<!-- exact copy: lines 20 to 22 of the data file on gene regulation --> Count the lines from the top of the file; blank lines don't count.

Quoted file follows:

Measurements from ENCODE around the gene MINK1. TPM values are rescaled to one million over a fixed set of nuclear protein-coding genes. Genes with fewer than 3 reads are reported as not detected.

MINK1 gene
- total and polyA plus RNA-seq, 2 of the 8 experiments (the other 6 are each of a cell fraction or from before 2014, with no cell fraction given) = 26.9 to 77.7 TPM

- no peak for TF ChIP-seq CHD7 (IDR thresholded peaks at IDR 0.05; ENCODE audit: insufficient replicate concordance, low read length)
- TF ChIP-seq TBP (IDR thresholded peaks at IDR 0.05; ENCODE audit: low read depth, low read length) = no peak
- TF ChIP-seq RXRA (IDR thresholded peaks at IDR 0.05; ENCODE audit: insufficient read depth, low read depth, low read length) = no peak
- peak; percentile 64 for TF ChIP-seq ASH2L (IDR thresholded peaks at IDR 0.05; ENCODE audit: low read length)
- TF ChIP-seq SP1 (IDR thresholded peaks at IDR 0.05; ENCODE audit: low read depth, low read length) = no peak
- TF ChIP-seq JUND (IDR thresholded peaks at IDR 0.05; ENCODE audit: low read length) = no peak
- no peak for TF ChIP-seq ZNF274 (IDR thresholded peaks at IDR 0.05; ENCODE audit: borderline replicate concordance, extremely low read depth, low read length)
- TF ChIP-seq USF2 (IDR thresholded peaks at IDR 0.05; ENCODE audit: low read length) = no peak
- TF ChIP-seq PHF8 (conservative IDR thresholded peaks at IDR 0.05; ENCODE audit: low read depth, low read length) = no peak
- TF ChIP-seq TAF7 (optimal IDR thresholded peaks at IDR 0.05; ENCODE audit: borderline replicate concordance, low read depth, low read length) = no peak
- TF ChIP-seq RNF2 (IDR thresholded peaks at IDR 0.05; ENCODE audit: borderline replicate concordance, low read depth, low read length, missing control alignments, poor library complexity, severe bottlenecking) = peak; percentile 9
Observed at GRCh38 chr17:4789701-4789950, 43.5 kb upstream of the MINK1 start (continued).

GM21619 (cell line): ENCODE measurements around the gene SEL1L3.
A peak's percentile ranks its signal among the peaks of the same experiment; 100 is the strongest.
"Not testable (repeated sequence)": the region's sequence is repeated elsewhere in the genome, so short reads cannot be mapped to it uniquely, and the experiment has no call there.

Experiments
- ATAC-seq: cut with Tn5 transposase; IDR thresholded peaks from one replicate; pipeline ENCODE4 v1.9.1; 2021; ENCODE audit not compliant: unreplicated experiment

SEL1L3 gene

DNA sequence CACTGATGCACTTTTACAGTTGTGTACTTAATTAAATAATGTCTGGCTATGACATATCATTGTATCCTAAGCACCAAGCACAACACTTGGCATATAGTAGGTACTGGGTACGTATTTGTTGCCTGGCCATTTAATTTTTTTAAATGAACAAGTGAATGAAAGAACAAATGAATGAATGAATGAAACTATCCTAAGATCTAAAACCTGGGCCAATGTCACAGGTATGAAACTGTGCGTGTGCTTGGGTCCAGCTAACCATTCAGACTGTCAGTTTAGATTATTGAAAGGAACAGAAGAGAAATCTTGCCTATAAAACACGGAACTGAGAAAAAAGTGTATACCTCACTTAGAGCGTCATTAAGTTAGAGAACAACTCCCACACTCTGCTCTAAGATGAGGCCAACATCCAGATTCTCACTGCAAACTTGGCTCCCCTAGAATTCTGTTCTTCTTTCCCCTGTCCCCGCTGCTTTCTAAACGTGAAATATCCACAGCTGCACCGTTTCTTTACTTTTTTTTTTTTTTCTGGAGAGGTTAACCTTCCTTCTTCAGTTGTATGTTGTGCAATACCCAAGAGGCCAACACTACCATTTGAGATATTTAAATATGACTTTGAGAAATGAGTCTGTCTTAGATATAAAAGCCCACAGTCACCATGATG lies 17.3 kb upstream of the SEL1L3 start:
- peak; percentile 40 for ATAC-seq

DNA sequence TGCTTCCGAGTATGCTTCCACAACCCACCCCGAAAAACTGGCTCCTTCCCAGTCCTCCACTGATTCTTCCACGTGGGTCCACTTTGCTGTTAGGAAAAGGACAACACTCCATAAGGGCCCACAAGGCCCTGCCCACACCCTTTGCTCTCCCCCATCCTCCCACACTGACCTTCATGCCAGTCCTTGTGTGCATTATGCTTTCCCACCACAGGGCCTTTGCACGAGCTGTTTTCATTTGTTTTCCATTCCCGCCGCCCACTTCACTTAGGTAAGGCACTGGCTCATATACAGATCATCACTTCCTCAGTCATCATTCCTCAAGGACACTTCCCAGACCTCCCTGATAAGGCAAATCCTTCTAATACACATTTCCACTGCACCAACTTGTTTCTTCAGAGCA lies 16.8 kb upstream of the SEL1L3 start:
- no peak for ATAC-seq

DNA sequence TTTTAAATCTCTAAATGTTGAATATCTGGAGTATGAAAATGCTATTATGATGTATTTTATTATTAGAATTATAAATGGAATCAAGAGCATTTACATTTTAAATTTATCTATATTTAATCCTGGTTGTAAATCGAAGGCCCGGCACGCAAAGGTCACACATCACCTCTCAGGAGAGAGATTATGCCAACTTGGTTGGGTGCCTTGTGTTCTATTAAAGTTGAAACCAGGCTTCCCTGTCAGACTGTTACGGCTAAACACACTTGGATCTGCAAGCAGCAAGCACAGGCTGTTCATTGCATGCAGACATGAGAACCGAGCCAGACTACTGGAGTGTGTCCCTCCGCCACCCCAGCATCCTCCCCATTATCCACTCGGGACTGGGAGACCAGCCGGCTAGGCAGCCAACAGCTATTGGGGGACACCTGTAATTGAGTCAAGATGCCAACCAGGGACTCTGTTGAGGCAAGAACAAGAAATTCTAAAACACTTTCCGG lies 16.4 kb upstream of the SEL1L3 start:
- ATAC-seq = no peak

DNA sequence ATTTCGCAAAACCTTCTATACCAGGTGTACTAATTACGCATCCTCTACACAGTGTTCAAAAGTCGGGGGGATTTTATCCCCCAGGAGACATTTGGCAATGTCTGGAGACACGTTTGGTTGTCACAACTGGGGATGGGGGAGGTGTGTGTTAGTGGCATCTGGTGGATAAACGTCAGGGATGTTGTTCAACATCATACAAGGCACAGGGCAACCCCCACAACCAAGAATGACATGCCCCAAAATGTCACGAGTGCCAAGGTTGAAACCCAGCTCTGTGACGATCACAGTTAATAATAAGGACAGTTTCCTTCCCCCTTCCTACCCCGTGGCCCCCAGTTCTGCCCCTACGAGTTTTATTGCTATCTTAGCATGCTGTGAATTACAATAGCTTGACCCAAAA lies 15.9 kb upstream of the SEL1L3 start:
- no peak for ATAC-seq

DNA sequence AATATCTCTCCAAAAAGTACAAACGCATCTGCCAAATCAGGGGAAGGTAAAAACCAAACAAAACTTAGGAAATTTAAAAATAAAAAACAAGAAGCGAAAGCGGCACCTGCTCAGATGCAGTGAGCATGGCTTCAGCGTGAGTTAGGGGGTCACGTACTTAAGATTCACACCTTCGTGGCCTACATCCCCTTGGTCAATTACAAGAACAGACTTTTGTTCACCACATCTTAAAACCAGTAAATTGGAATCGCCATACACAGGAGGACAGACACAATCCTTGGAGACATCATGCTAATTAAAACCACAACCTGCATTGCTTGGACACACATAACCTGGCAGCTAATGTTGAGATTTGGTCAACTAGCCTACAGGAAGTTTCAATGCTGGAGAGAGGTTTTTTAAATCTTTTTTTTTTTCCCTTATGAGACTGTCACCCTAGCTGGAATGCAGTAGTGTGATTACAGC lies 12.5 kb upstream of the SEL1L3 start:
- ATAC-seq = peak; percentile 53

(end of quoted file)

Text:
- ATAC-seq: cut with Tn5 transposase; IDR thresholded peaks from one replicate; pipeline ENCODE4 v1.9.1; 2021; ENCODE audit not compliant: unreplicated experiment

SEL1L3 gene

DNA sequence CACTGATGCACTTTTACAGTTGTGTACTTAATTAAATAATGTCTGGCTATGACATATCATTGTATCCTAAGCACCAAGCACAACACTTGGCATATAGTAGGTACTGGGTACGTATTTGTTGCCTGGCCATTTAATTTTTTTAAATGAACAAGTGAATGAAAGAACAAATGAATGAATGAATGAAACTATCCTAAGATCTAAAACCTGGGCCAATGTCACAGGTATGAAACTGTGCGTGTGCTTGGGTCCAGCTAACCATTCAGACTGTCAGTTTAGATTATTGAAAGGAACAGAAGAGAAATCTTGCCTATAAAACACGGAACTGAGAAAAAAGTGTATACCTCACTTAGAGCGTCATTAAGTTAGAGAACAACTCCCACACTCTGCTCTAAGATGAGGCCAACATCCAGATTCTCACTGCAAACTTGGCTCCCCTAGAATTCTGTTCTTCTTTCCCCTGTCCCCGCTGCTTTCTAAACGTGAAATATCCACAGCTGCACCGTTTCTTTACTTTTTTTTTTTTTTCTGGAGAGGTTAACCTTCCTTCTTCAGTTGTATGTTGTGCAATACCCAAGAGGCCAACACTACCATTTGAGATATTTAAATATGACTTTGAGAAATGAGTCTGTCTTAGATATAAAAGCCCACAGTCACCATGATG lies 17.3 kb upstream of the SEL1L3 start: